Chaetocin antileukemia activity against chronic myelogenous leukemia cells is potentiated by bone marrow stromal factors and overcomes innate imatinib resistance.

PMID 25329721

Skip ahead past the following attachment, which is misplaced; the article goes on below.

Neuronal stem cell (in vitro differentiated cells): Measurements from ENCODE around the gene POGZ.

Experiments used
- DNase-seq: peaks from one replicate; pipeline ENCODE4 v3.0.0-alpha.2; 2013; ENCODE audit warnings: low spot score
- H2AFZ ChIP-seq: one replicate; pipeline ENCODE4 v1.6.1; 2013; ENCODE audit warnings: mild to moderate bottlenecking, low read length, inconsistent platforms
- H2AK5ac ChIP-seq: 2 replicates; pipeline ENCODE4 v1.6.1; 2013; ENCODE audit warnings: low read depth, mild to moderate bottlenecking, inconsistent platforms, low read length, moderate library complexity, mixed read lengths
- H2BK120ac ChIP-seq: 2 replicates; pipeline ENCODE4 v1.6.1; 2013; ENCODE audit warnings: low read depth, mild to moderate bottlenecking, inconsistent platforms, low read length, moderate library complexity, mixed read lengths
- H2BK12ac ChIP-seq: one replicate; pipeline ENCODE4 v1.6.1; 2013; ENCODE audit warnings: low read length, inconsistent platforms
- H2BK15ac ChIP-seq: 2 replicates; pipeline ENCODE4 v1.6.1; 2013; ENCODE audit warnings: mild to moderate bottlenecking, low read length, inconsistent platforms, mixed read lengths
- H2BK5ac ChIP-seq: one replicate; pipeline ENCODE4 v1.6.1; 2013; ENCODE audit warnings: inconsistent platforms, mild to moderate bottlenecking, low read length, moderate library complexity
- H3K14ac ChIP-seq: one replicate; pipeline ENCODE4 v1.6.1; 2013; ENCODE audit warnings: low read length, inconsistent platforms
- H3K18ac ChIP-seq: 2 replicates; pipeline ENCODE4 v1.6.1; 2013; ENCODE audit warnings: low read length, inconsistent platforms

Chronic myelogenous leukemia (CML) is maintained by a minor population of leukemic stem cells (LSCs) that exhibit innate resistance to tyrosine kinase inhibitors (TKIs) targeting BCR-ABL. Innate resistance can be induced by secreted bone marrow stromal cytokines and growth factors (BMSFs) that protect CML-LSCs from TKIs, resulting in minimal residual disease. Developing strategies to eradicate innate TKI resistance in LSCs is critical for preventing disease relapse. Cancer cells balance reactive oxygen species (ROS) at higher than normal levels, promoting their proliferation and survival, but also making them susceptible to damage by ROS-generating agents. Bcr-Abl increases cellular ROS levels, which can be reduced with TKI inhibitors, whereas, BMSFs increase ROS levels. We hypothesized that BMSF-mediated increases in ROS would trigger ROS damage in TKI-treated CML-LSCs when exposed to chaetocin, a mycotoxin that imposes oxidative stress by inhibiting thioredoxin reductase-1. Here, we showed that chaetocin suppressed viability and colony formation, and induced apoptosis of the murine hematopoietic cell line TonB210 with and without Bcr-Abl expression, and these effects were potentiated by BMSFs. In contrast, imatinib activities in Bcr-Abl-positive TonB210 cells were inhibited by BMSFs. Further, BMSFs did not inhibit imatinib activities when TonB210 cells expressing Bcr-Abl were cotreated with chaetocin. Chaetocin showed similar activities against LSC-enriched CML cell populations isolated from a murine transplant model of CML blast crisis that were phenotypically negative for lineage markers and positive for Sca-1 and c-Kit (CML-LSK). BMSFs and chaetocin increased ROS in CML-LSK cells and addition of BMSFs and chaetocin resulted in higher levels compared with chaetocin or BMSF treatment alone. Pretreatment of CML-LSKs with the antioxidant N-acetylcysteine blocked chaetocin cytotoxicity, even in the presence of BMSFs, demonstrating the importance ROS for chaetocin activities. Chaetocin effects on self-renewal of CML-LSKs were assessed by transplanting CML-LSKs into secondary recipients following ex vivo exposure to chaetocin, in the presence or absence of BMSFs. Disease latency in mice transplanted with CML-LSKs following chaetocin treatment more than doubled compared with untreated CML-LSKs or BMSFs-treated CML-LSKs. Mice transplanted with CML-LSKs following chaetocin treatment in the presence of BMSFs had significantly extended survival time compared with mice transplanted with CML-LSKs treated with chaetocin alone. Our findings indicate that chaetocin activity against CML-LSKs is significantly enhanced in the presence of BMSFs and suggest that chaetocin may be effective as a codrug to complement TKIs in CML treatment by disrupting the innate resistance of CML-LSKs through an ROS dependent mechanism.

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